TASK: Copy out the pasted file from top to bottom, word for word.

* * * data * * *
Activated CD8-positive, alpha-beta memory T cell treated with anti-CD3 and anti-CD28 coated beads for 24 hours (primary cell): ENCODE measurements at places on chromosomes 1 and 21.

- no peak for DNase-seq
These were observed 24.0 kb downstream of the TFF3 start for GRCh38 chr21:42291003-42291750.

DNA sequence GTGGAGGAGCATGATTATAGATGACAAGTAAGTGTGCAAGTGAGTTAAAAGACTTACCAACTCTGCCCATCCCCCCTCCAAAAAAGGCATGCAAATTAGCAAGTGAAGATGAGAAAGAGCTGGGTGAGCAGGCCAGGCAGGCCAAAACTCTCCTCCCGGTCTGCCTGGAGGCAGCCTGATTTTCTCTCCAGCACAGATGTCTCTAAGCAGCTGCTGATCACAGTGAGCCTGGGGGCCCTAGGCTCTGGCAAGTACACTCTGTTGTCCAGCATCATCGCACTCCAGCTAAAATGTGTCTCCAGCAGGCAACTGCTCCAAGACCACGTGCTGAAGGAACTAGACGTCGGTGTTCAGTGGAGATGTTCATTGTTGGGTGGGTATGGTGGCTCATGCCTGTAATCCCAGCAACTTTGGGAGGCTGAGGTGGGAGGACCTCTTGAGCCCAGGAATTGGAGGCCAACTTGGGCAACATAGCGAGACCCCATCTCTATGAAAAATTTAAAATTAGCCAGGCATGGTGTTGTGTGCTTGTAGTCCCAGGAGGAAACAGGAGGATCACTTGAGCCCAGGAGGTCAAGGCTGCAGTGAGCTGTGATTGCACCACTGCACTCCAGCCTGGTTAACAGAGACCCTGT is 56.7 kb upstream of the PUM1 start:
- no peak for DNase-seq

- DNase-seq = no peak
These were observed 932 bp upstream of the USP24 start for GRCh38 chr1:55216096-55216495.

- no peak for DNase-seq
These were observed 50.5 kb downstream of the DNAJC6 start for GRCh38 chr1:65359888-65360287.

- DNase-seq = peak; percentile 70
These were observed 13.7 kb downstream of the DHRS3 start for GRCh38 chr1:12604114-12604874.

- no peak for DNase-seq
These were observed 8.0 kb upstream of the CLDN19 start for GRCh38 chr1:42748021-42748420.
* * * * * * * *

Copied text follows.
Activated CD8-positive, alpha-beta memory T cell treated with anti-CD3 and anti-CD28 coated beads for 24 hours (primary cell): ENCODE measurements at places on chromosomes 1 and 21.

- no peak for DNase-seq
These were observed 24.0 kb downstream of the TFF3 start for GRCh38 chr21:42291003-42291750.

DNA sequence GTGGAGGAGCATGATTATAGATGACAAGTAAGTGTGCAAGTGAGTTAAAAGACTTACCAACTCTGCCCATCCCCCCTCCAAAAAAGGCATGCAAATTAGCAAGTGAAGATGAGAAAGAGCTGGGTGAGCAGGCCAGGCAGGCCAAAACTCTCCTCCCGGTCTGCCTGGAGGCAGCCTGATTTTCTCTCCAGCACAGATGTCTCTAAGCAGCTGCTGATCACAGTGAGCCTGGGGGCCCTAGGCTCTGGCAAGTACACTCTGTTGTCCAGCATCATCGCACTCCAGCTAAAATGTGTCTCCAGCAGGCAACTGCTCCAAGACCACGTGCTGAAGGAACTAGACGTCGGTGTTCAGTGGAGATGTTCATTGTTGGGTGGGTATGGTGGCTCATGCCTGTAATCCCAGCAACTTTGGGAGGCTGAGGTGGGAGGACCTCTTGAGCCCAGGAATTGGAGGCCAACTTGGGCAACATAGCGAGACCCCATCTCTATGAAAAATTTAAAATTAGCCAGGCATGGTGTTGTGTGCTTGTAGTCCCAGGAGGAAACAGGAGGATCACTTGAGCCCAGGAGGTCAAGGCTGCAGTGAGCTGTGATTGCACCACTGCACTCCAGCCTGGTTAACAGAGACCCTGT is 56.7 kb upstream of the PUM1 start:
- no peak for DNase-seq

- DNase-seq = no peak
These were observed 932 bp upstream of the USP24 start for GRCh38 chr1:55216096-55216495.

- no peak for DNase-seq
These were observed 50.5 kb downstream of the DNAJC6 start for GRCh38 chr1:65359888-65360287.

- DNase-seq = peak; percentile 70
These were observed 13.7 kb downstream of the DHRS3 start for GRCh38 chr1:12604114-12604874.

- no peak for DNase-seq
These were observed 8.0 kb upstream of the CLDN19 start for GRCh38 chr1:42748021-42748420.